Historically, prognoses have been poor for patients diagnosed with HIV-associated lymphoma (HAL); however, highly active antiretroviral therapy has increased these patients’ ability to tolerate standard of care and has led to significantly improved outcomes.
Within the last decade, HAL patients have received comparable therapies to those offered to other lymphoma patients. However, because HAL patients are immunocompromised, they have been considered to be ineligible for stem cell transplantation, regarded as the standard of care for relapsed or treatment-resistant disease.
As a result, HAL patients remain at a significant treatment disadvantage.
To examine whether transplant could be a safe and effective approach for HAL patients, researchers from the National Cancer Institute Bone Marrow Transplant Clinical Trials Network working in collaboration with the AIDS Malignancy Consortium, conducted a large, multi-center study among 40 patients with controlled HIV infection receiving autologous stem cell transplants with a high-dose preparative regimen.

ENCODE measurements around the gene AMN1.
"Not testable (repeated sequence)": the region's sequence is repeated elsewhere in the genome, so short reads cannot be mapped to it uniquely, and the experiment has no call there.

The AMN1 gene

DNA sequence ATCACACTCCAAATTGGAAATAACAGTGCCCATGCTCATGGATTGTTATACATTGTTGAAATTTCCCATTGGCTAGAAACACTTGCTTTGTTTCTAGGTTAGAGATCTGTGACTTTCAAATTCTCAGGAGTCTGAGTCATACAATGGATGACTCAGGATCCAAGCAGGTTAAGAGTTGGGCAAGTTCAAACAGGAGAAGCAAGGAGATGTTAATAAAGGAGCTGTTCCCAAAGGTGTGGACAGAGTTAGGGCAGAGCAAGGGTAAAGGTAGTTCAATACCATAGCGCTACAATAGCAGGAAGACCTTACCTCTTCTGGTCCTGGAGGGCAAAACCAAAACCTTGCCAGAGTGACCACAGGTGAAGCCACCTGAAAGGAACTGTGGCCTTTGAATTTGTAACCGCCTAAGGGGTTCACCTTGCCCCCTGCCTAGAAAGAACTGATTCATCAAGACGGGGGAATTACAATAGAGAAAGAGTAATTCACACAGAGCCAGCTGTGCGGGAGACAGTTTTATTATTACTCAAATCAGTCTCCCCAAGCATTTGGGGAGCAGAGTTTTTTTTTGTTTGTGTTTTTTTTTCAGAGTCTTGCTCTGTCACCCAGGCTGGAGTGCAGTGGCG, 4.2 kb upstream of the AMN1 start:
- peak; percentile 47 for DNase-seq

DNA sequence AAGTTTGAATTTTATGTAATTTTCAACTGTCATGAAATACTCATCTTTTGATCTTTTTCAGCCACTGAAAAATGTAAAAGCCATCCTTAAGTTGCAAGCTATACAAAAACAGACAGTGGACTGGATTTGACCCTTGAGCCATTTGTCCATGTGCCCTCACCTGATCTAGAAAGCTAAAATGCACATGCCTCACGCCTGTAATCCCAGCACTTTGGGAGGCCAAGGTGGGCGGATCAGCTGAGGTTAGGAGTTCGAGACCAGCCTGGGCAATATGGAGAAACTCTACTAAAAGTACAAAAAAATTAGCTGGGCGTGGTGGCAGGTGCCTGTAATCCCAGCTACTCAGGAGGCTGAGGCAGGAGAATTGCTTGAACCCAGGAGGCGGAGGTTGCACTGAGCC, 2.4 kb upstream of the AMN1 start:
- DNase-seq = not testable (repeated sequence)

Patients had persistent or recurrent Hodgkin or aggressive non-Hodgkin lymphoma. At 100 days post-transplant, 36 patients (92.3%) had achieved complete response, one (2.6%) reached partial remission, and two (5.1%) had relapsed. One patient had died.
Within a year after transplant, 17 patients (42.5%) developed a total of 42 unique infections. Nine of 17 patients developed severe infection. After a median two-year follow-up, the one-year survival among the transplanted patients was 86.6 percent. The cumulative incidence of transplant-related mortality was 5.2 percent.
“These impressive survival data demonstrate that autologous stem cell transplants can be highly effective, tolerable, and not overly toxic for patients with HIV-associated lymphoma,” said lead study author Joe Alvarnas, MD, of City of Hope National Medical Center in Duarte, CA.
“Ultimately, our results provide a persuasive argument that HIV or AIDS status should not be a barrier to autologous stem cell transplant for patients who meet standard eligibility criteria.”